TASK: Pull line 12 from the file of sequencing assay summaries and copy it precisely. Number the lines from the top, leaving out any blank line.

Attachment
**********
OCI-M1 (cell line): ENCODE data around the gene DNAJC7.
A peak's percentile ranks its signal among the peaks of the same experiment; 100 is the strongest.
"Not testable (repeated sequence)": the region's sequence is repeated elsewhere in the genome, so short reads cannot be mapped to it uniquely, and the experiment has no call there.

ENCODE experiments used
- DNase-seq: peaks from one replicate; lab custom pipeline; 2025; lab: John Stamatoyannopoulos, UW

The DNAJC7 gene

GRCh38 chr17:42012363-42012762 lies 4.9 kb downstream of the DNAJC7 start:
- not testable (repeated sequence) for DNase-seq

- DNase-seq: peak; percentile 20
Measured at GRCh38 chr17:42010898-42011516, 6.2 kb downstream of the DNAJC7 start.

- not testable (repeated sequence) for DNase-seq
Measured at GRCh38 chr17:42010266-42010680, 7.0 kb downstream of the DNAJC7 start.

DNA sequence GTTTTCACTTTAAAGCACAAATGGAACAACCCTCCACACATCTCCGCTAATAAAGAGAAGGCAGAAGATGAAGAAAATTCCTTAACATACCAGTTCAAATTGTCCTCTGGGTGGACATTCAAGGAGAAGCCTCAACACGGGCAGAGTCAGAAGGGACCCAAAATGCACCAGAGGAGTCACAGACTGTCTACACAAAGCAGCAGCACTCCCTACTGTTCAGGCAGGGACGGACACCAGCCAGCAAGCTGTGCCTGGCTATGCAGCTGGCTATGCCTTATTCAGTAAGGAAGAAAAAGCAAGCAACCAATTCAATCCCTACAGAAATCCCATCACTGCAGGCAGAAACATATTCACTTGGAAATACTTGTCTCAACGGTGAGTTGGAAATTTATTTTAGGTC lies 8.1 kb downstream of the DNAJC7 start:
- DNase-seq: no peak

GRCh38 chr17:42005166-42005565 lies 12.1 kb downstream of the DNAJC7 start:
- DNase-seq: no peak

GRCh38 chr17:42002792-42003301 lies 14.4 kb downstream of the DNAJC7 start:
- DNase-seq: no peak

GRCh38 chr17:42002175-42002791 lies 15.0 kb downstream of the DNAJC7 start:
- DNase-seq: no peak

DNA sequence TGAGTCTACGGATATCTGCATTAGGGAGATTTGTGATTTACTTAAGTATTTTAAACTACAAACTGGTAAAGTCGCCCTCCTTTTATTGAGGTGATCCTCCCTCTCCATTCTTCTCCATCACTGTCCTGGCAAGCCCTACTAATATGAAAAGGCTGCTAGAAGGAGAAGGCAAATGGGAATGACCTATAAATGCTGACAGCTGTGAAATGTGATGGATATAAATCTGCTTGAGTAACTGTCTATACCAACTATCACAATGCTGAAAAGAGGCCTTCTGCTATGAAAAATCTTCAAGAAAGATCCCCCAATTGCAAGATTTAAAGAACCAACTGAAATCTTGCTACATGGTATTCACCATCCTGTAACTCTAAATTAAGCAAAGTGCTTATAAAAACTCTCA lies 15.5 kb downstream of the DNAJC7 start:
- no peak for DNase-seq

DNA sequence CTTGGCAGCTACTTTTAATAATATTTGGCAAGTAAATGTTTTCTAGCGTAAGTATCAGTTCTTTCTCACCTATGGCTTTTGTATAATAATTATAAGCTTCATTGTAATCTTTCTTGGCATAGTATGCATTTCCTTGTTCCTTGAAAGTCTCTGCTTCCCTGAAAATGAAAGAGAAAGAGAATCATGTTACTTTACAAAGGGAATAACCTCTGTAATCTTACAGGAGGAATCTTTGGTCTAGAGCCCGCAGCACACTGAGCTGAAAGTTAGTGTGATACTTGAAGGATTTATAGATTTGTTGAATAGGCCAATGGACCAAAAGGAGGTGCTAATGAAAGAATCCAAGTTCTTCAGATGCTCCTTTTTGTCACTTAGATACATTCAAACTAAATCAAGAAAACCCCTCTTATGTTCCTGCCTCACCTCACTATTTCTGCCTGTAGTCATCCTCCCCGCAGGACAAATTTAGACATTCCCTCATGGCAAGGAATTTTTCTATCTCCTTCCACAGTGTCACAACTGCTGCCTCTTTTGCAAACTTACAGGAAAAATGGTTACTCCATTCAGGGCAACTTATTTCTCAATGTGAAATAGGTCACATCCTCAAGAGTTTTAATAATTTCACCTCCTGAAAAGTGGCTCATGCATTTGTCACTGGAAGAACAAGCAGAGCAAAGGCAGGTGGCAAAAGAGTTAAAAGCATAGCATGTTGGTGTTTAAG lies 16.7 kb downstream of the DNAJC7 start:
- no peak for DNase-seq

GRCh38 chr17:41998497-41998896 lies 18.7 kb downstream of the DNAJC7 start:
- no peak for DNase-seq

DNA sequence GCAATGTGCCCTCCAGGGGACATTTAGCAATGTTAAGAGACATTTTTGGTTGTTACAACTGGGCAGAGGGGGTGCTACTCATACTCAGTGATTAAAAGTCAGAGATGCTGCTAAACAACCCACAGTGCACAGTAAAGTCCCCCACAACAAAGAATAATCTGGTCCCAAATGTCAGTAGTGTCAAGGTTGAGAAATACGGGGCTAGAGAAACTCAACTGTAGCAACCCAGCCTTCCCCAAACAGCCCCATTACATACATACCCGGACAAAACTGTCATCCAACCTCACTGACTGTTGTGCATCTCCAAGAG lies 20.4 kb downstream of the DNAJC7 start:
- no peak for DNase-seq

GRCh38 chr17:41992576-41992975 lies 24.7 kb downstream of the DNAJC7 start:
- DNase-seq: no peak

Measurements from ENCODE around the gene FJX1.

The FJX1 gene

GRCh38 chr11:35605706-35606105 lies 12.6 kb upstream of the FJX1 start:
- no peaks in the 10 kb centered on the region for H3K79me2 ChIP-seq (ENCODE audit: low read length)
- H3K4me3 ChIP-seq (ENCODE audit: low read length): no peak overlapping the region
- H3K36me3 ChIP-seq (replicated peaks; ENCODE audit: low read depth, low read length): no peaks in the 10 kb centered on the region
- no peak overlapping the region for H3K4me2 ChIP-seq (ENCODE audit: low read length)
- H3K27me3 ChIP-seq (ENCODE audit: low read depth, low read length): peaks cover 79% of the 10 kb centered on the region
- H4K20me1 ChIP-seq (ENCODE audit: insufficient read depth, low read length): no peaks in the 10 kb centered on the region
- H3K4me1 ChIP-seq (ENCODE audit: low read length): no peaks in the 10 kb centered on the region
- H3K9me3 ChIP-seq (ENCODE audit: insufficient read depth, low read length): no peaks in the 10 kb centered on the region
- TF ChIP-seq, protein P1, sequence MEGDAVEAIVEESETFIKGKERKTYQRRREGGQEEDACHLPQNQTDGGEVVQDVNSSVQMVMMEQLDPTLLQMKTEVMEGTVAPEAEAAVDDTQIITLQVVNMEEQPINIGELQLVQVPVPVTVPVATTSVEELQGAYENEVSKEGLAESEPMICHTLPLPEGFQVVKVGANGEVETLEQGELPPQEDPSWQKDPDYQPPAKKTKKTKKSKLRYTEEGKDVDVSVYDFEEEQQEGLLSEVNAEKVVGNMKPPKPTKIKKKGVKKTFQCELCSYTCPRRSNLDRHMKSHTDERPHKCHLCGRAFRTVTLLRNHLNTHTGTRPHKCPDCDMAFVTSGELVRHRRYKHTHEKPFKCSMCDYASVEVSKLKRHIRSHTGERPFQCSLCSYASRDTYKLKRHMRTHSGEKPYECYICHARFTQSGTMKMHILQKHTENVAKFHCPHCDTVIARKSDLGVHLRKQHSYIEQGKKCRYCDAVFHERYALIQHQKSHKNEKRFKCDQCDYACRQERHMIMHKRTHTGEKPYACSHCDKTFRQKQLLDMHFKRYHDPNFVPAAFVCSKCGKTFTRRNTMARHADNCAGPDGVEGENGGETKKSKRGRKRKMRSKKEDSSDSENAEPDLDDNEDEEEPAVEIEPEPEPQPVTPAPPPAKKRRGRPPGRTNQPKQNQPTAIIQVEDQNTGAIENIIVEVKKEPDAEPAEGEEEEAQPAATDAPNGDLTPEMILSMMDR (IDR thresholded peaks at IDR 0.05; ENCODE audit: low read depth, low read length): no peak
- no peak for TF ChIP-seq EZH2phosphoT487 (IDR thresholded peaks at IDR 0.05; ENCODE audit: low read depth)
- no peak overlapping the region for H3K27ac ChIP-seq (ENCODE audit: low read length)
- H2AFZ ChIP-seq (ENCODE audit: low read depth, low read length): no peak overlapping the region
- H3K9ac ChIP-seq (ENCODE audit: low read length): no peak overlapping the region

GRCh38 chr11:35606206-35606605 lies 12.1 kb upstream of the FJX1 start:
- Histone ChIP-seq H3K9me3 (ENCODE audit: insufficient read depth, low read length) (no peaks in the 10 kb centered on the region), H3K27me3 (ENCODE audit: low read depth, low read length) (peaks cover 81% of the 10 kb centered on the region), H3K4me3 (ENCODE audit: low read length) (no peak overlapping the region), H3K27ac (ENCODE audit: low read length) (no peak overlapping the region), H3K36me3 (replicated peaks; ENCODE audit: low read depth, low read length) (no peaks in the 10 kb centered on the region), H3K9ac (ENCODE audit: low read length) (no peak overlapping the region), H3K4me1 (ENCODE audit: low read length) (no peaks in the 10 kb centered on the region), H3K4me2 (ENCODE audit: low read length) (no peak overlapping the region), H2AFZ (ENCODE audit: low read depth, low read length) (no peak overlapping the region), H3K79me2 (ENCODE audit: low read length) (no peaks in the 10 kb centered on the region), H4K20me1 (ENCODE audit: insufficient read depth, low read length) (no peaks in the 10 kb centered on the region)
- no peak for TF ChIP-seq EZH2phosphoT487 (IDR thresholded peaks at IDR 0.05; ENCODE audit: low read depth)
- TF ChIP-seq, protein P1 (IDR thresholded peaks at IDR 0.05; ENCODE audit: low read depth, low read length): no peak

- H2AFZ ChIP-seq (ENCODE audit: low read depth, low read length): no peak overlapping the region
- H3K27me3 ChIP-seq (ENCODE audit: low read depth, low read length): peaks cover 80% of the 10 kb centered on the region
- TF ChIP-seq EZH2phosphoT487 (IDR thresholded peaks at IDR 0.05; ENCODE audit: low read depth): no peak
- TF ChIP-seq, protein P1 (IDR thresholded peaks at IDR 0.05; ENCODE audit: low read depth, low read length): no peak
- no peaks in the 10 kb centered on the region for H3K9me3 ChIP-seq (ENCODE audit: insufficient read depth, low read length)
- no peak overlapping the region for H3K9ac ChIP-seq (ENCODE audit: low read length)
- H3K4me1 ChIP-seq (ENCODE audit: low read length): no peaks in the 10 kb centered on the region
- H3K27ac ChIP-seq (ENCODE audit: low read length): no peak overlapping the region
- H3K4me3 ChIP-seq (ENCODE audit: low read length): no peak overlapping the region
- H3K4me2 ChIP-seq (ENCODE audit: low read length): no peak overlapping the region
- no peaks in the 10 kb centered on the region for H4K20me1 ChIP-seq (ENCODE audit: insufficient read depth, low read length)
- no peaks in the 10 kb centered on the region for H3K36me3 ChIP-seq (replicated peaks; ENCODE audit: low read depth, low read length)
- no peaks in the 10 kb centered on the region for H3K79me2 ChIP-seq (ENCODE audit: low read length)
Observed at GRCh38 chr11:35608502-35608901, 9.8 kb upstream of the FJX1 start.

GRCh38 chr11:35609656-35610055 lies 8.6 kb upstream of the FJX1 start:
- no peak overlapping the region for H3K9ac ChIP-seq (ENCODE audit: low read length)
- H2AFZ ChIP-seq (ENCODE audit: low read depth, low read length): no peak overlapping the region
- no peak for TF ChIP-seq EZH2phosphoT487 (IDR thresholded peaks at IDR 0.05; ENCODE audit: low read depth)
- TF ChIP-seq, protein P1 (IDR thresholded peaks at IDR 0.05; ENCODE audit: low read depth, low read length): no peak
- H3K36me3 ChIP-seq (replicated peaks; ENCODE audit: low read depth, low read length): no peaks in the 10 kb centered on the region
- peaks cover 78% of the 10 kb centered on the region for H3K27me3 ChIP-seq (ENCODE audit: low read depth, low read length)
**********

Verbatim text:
Measured at GRCh38 chr17:42010266-42010680, 7.0 kb downstream of the DNAJC7 start.